Iraqis marvel at ancient Iraq in ‘Assassin’s Creed’

BAGHDAD: Iraqi gamers celebrated the release Thursday of the latest instalment of the “Assassin’s Creed” action-adventure saga, set in ninth century Baghdad during the Abbasid Caliphate. In the game, the hooded and stealthy hero fights his way through an ancient maze of alleyways, souks and rooftops, rendered in loving detail with what its creators say is the help of historical sources. The central character, pickpocket turned master assassin Basim, speaks classical Arabic in “Assassin’s Creed Mirage”, the 13th edition of the wildly popular franchise published by France-based Ubisoft.

“We were waiting for a game that shows Arab and Islamic culture, the culture and history of Iraq and this region, which does not just consist of wars and terrorism,” said one instant fan, Mohammed Bashir. Sitting in a Baghdad Internet cafe, surrounded by fellow gamers, the 30-year-old graphic designer marveled at the 3D depictions of ancient Iraq and Baghdad. As the story unfolds and Basim bloodily dispatches a long lineup of foes, the real star is the setting, resplendent with turquoise mosaic domes, carpet sellers and lush oasis towns.

“There’s Iraqi music!” exclaimed one young man in the room, lit dimly by screens and fluorescent blue neon lights, where other players were absorbed in football and other video games. The game had already received a rave review last month from Saudi Arabia’s Khaled Almutairi, who praised an advance version on his YouTube channel Gamer Snack, followed by over two million subscribers. The game allowed him to “immerse” himself “in the Arab and Islamic environment”, he said, expressing joy at hearing the Muslim call to prayer and the expression “salam alaykum”, or “peace be upon you”, on screen.

His only quibble was that the Arabic “lip sync … is poor”. For Bashir — who came of age as Iraq was rocked by years of conflict and chaos — seeing an artistic and beautiful representation of the country’s ancient marvels provoked mixed feelings. “It’s beautiful to see Baghdad’s glorious past,” said Bashir, who also posts video game reviews on YouTube and Instagram. He praised the game’s designers for “recreating a lost city”, because — after Baghdad was sacked by Mongol forces in 1258 – the Abbasid Caliphate “did not leave any trace”.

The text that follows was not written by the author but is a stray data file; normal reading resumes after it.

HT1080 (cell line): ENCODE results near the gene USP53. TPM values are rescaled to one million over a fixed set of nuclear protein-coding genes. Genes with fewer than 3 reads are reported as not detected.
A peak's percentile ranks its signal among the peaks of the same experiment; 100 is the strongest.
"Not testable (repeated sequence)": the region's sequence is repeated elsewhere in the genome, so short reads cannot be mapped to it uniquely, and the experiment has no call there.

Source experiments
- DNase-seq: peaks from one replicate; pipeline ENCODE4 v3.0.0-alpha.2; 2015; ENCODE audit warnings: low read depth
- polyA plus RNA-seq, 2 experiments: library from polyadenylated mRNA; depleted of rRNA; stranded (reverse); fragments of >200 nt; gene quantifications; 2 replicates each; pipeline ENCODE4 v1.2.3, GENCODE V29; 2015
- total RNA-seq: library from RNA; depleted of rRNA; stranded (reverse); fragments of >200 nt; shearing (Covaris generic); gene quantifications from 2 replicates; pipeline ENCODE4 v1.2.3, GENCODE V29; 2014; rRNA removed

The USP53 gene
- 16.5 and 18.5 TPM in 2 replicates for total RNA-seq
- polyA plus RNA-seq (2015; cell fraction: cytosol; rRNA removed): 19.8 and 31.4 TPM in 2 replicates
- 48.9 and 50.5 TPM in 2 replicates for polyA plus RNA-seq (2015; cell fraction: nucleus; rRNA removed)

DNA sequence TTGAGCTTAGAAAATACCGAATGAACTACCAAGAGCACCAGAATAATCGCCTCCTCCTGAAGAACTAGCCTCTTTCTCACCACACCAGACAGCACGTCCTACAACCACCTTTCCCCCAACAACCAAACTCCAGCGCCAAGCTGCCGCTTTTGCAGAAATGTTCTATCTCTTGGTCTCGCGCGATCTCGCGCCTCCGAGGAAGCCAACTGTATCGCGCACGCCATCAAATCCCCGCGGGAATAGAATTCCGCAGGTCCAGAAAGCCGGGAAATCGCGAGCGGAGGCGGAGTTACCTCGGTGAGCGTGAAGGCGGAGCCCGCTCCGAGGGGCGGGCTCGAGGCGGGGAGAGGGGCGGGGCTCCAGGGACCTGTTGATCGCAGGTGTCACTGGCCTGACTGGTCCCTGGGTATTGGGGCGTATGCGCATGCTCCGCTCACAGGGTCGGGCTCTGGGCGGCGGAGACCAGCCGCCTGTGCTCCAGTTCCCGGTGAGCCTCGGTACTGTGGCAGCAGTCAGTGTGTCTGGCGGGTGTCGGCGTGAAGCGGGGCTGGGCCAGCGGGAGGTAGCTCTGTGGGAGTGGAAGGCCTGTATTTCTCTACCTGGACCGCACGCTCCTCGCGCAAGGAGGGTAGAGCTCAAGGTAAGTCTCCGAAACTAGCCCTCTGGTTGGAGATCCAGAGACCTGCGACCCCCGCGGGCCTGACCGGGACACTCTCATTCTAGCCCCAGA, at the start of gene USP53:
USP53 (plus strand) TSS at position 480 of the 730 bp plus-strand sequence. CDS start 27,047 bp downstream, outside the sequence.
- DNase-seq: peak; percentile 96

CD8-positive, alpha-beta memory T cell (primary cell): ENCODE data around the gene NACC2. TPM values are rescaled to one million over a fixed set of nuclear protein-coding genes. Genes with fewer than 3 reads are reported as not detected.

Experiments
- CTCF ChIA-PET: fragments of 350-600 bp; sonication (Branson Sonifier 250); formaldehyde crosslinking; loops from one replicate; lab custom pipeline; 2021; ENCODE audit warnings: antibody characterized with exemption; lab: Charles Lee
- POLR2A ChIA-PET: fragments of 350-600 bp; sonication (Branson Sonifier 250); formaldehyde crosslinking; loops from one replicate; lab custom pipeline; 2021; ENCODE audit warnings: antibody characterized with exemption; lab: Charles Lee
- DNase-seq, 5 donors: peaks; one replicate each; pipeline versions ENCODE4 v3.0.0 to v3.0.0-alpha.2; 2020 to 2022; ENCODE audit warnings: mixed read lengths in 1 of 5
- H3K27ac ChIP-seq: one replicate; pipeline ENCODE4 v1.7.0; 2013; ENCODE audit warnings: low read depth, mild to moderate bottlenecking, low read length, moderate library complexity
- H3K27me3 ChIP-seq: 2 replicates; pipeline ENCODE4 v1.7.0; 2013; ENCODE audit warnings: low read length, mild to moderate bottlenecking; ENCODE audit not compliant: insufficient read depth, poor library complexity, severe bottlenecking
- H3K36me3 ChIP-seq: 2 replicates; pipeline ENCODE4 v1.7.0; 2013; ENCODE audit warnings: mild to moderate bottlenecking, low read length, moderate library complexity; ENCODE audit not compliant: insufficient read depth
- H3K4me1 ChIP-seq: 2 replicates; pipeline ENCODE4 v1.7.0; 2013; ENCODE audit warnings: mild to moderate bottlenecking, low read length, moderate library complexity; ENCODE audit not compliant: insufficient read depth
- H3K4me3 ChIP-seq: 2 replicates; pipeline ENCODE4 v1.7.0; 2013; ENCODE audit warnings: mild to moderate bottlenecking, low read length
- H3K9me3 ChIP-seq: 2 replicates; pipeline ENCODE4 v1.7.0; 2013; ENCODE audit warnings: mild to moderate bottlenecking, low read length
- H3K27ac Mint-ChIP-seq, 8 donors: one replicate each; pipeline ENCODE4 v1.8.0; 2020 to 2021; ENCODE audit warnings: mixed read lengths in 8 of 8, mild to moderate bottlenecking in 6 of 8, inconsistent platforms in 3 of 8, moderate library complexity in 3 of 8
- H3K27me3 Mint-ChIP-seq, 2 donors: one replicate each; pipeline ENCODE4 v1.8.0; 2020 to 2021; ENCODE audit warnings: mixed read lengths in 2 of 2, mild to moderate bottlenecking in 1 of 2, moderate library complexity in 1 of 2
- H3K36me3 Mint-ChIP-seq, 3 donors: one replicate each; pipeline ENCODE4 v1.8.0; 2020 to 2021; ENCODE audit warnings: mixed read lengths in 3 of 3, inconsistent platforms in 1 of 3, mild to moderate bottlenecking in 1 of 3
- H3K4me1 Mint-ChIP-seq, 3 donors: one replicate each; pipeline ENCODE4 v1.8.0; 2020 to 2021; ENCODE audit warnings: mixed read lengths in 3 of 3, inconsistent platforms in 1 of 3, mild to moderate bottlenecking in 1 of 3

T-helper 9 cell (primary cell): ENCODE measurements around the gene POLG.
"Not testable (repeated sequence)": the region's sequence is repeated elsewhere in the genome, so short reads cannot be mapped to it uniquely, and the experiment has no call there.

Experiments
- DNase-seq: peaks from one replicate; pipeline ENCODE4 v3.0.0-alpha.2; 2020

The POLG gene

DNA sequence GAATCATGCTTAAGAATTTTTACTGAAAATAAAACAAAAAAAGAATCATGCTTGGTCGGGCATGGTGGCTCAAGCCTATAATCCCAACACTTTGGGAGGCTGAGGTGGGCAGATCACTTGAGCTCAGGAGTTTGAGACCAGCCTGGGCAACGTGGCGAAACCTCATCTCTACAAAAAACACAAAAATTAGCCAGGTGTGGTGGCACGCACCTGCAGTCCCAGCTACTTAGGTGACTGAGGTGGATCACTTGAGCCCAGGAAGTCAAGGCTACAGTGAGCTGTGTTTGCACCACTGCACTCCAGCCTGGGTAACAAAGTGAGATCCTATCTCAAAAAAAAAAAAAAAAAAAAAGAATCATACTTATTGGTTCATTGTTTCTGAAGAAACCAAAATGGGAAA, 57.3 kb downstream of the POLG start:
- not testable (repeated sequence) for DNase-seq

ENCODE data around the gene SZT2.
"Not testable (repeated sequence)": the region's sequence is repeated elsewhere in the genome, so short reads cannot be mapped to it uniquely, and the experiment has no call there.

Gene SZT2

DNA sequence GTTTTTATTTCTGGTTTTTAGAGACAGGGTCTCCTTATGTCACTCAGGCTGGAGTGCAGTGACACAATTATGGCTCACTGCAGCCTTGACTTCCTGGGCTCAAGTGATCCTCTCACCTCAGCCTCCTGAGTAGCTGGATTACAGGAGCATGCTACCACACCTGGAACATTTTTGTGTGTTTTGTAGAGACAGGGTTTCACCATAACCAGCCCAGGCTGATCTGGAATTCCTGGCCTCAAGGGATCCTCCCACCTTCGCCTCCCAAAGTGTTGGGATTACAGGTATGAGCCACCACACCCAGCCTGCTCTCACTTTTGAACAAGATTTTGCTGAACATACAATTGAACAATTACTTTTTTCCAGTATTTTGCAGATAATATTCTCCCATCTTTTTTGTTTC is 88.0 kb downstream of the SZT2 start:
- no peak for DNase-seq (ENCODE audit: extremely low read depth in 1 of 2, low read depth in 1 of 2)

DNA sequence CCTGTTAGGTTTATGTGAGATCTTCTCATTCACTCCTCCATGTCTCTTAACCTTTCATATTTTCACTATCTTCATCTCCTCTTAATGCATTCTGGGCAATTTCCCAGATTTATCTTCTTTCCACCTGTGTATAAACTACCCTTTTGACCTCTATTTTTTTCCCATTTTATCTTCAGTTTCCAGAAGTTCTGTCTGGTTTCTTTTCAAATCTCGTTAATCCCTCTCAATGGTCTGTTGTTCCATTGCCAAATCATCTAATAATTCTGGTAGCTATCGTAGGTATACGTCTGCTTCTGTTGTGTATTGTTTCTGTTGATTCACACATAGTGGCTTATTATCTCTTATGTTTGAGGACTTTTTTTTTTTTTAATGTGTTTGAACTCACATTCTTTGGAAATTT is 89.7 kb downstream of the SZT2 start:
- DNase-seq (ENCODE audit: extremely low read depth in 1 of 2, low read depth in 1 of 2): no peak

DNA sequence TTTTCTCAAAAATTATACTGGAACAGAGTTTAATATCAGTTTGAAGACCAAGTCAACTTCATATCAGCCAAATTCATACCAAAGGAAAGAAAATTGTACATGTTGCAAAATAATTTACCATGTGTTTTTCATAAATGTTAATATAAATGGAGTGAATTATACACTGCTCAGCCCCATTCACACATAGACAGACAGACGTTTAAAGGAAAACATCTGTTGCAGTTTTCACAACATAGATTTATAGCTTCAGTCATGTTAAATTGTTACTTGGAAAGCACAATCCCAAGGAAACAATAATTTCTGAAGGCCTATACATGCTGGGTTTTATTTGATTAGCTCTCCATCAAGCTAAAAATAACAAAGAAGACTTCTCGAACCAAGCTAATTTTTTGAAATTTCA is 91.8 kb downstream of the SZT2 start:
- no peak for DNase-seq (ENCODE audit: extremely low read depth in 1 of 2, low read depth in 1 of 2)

But Bashir said seeing Baghdad in all its former glory was also “bittersweet when we know what the city has experienced in recent years”. Iraq has been rocked by repeated wars, most recently the US-led invasion of 2003 that deposed dictator Saddam Hussein and sparked years of sectarian conflict and the rise of the Islamic State group. When Iraq has been the setting for video games, it has more commonly been in those of the first-person tactical shooter variety, such as “Six Days in Fallujah” launched this year.

That game, based on grueling urban combat in the city west of Baghdad, is billed as recreating “true stories of Marines, soldiers and Iraqi civilians during the toughest urban battle since 1968”. Haider Jaafar, who heads the Iraqi Federation of Electronic Sports, said the new “Assassin’s Creed” game “will reach millions of people” and give foreign audiences “a positive image of the origins of Baghdad”. Jaafar, who owns the Cooldown cybercafe, said he hoped it will also help promote the gaming sector and fan base in Iraq.

“When we participate in international competitions … people usually ask us: ‘Do you really have video game and Internet centers?’,” he said with a laugh. Mustafa Mahmud, another gamer, said he had “impatiently” awaited the game after playing all previous editions, set in different times and places from ancient Egypt to revolutionary France. “We saw the previous episodes in France, Greece, Egypt,” said Mahmud, a student who also works as an IT support at the cybercafe. “We were excited to see Iraq.” – AFP

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